Such was the high profile of these gigs that Pink Floyd received a tremendous amount of attention from the British press. Chris Welch interviewed David Gilmour for this article “Floyd Joy” in Melody Maker, New Musical Express ran another Gilmour interview in the Tony Tyler written “A Walk On The Dark Side,” and Soundsran a Roger Waters interview by Steven Peacock. But the biggest of all was the massive nine part article in Zig Zag magazine that remains one of the most in depth pieces ever written by the band. Both Waters and Nick Mason were interviewed about a week after the show and discuss the history of the band, Syd Barrett, their tours and movie involvements. Waters refer to the Earls Court shows as a circus, saying, “When we were setting up, I thought that it did look a bit like a circus with all these wires going into the audience. And the plane we used at Earls Court was very like those circus space rockets that people whip round and round in. It was silver and red and about six feet long, like a bloody great aluminum paper dart, flashing lights and smoke. Amazing.”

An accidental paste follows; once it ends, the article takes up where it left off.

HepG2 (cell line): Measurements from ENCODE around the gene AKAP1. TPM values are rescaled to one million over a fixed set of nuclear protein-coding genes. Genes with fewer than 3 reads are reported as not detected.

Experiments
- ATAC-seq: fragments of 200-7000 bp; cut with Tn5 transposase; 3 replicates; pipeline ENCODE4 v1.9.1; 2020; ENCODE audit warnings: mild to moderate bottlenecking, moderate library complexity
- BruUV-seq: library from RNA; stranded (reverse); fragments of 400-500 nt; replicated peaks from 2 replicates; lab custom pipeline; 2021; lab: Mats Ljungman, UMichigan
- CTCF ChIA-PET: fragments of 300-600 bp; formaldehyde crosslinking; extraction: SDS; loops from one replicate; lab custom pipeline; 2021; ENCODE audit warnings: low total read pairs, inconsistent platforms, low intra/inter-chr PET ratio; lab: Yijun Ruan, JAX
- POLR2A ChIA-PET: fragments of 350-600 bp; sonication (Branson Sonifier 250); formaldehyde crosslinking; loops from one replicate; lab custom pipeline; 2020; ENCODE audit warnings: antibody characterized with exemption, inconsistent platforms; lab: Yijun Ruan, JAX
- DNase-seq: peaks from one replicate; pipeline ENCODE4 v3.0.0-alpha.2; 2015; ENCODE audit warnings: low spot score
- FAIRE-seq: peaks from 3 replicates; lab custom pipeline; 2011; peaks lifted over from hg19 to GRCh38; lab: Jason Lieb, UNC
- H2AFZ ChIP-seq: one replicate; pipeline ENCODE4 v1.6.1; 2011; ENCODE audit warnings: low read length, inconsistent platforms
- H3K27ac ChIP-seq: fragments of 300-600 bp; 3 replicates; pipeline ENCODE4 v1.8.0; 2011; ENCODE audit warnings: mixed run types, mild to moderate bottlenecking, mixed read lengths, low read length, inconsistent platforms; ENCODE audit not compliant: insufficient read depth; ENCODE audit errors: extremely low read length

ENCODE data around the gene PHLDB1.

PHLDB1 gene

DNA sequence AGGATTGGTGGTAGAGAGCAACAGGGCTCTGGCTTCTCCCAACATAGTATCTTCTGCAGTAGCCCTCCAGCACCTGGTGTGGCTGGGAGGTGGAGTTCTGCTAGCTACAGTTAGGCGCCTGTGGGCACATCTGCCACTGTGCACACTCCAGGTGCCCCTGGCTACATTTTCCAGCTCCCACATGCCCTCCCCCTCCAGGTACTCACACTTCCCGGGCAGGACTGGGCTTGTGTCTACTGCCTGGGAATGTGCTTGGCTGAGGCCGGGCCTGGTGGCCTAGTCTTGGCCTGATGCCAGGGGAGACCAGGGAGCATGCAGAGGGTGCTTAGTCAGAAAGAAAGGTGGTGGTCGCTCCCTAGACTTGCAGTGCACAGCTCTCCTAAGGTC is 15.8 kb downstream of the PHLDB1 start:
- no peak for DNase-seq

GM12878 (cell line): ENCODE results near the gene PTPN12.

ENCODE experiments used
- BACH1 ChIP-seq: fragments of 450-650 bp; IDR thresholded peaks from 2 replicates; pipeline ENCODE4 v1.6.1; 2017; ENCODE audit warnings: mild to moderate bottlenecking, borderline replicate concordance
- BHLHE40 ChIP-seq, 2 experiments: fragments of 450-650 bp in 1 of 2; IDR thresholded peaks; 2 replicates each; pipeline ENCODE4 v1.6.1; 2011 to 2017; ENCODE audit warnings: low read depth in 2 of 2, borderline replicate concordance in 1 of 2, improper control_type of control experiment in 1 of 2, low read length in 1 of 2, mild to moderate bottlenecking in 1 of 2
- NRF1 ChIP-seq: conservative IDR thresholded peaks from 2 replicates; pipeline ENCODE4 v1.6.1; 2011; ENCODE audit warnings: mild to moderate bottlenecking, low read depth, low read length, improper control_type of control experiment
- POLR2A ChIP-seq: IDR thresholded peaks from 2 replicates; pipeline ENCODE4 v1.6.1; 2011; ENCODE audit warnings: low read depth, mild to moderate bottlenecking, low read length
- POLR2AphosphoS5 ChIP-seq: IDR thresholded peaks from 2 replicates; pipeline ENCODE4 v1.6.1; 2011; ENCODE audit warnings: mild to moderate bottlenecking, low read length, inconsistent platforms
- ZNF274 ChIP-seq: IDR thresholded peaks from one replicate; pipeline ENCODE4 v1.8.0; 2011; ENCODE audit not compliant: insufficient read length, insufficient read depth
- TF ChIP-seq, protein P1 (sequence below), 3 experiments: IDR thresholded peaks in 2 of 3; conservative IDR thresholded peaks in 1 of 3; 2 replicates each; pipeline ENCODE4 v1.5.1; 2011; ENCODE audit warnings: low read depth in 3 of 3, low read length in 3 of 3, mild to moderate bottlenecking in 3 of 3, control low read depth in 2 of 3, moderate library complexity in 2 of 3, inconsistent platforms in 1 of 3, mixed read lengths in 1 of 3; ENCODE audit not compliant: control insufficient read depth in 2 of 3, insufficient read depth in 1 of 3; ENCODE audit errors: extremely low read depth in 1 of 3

The first tape source for the May 18th show first appeared on vinyl on The Great Gig In The Sky (RSR/International RSR 236 A/D) and re-released under the same title but UFO Records-The Wizard’s Quest and copied on Earls Court. A second source surfaced that is better sounding but incomplete, missing the very end of “Any Colour You Like,” “Brain Damage,” and “Eclipse.” And edit of the two sources, with the first tape source used for the missing songs, was released on Earl’s Court Day 1(Ayanami-175) on CDR, and received heavy trading on the fan produced The White Bootleg. Sigma likewise is a two source mix and this is the first silver release of this show. The second tape is used for most of the show and the sound quality is very clear and dynamic but slightly distant. The first tape is thinner and more distorted but still fair to good and is edited in at 5:59 in “Any Colour You Like” and runs through “Brain Damage” and “Eclipse.” The second tape source is used again for the encore “One Of These Days.” There is a small cut at 11:17 in “Echoes” but is otherwise musically complete.